When the company noticed that it was not receiving the employee's e-mails, it began looking into why. Golden Frog found that its engineer was trying to send e-mails through a virtual doorway known as Port 25. That portal has been used to send e-mails for years, but some Internet service providers recently began blocking it because they were concerned that it was dominated by spammers. Still, the system is popular among some tech experts, who use it to operate their own mail servers.
Cricket allowed customers to send and receive e-mails through Port 25 software, according to Golden Frog, but stripped the traffic of the encryption request, known as STARTTLS.
It is unclear whether the lack of encryption was limited to this system or how many Cricket customers were affected.
In its FCC filing, Golden Frog said it was concerned that Cricket's practices violated the spirit of net neutrality, or the idea that Internet service providers should allow Internet traffic to move freely across their networks.
"Any time an Internet service provider is interfering with a user's ability to protect their privacy it's very concerning to us, and to all Internet users," said Sunday Yokubaitis, Golden Frog's president. "If ISPs can force users' choices about encryption, where does that put us?"
Despite law enforcement complaints, consumers are relying more on digital encryption. Apple and Google recently moved to encrypt by default more of the services built into the iOS and Android operating systems. Those moves, the FBI has argued, will make it difficult, if not impossible, for law enforcement to do its job.
According to Google -- which has called unencrypted e-mail "as open to snoopers as a postcard in the mail" -- about half of the e-mails received through Gmail in October have been encrypted, up from about 30 percent in January.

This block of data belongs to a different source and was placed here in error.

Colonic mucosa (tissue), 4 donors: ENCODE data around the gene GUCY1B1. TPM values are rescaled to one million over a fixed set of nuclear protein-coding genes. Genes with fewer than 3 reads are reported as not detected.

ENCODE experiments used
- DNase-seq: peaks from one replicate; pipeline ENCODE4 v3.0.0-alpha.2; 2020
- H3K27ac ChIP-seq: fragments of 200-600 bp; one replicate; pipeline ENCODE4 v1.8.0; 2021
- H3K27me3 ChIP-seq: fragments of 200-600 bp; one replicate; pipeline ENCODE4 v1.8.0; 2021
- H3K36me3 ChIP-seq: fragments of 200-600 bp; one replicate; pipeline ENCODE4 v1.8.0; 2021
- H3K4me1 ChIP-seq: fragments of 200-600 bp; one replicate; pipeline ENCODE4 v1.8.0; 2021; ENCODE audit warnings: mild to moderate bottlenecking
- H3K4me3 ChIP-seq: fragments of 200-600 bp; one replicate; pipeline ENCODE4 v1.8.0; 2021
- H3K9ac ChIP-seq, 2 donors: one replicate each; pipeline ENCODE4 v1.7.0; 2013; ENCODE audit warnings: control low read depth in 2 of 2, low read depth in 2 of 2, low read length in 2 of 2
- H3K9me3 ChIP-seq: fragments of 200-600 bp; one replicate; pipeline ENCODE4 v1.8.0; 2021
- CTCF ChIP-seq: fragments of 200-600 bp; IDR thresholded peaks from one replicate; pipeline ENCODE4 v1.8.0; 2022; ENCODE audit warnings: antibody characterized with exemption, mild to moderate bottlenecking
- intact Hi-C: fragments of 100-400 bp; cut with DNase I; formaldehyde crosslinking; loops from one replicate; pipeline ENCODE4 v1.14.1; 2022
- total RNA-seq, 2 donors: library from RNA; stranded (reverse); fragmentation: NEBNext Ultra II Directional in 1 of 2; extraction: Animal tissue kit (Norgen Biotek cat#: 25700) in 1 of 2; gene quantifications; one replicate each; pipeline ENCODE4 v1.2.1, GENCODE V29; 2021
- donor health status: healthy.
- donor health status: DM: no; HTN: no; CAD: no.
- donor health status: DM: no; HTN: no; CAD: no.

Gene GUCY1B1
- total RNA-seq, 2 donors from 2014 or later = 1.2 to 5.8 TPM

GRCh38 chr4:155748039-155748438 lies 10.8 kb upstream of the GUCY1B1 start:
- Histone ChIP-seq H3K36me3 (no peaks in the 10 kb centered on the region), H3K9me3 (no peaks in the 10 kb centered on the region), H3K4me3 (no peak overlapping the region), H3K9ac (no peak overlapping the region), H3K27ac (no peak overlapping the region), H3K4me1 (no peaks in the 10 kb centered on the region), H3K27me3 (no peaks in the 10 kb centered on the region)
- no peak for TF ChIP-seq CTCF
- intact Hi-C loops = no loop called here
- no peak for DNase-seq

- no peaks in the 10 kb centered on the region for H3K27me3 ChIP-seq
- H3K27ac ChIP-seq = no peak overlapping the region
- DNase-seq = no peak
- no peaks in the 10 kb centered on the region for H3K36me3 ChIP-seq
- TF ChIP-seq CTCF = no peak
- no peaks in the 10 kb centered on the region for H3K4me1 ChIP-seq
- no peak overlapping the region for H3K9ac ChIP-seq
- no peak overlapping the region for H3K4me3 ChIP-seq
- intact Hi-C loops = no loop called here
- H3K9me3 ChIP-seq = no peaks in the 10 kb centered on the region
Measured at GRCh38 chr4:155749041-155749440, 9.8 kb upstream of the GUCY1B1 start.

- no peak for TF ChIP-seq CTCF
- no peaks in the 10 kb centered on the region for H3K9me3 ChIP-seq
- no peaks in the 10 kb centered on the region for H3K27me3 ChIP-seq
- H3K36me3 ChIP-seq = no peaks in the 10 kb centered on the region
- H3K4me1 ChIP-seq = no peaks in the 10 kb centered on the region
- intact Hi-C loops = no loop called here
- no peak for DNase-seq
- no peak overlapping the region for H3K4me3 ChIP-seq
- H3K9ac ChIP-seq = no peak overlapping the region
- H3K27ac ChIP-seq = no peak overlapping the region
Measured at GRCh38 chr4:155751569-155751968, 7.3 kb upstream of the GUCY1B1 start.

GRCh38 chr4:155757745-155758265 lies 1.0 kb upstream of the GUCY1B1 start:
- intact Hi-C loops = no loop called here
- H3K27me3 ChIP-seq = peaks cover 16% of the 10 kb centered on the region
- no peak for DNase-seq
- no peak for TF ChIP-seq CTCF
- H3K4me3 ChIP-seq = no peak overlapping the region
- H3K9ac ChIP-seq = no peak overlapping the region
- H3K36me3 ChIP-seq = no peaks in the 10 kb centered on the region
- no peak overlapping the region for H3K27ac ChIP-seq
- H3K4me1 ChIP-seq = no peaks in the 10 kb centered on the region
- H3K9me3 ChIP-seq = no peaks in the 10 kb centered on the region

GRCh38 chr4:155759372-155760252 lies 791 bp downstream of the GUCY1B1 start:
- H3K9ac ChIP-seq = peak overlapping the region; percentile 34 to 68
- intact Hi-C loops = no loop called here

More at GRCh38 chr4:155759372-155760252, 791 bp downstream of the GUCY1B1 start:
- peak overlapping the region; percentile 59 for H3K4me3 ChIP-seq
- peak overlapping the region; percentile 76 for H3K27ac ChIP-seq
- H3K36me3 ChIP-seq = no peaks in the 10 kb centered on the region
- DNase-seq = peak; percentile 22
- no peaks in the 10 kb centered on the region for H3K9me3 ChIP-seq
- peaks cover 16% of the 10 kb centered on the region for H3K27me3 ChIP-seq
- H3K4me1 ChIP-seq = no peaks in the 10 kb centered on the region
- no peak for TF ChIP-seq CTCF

Tom Lowenthal is the staff technologist at the Committee to Protect Journalists. "It is poor practice and obsolete to send and receive mail without using robust encryption," Lowenthal said. "Journalists who rely upon secure communications, and anyone else who doesn't want their personal messages to become public, should expect their e-mail providers to offer encrypted connections by default."
Cricket was founded in 1999, and its parent company Leap Wireless was acquired by AT&T earlier this year. (AT&T's network, according to Golden Frog, allowed the sending of encrypted e-mails.) The Golden Frog engineer first noticed the behavior in September 2013 on a network used by AT&T prepaid phone provider Aio. Cricket replaced Aio as AT&T's pre-paid service after the acquisition was completed in March, and Golden Frog said the encryption practices continued for prepaid customers. Cricket's data plans start at $35 a month and do not require a contract.
John Levine is a senior technical adviser to the Messaging, Malware and Mobile Anti-Abuse Working Group, an organization with member companies including Apple, Google and Verizon. While it is unclear whether Cricket intentionally prevented its customers from encrypting e-mails, Levine said, "the result is exactly the same."
More and more people are taking steps to protect themselves from spying eyes, Levine said, "and if you're going to interfere with that, you need a really good reason."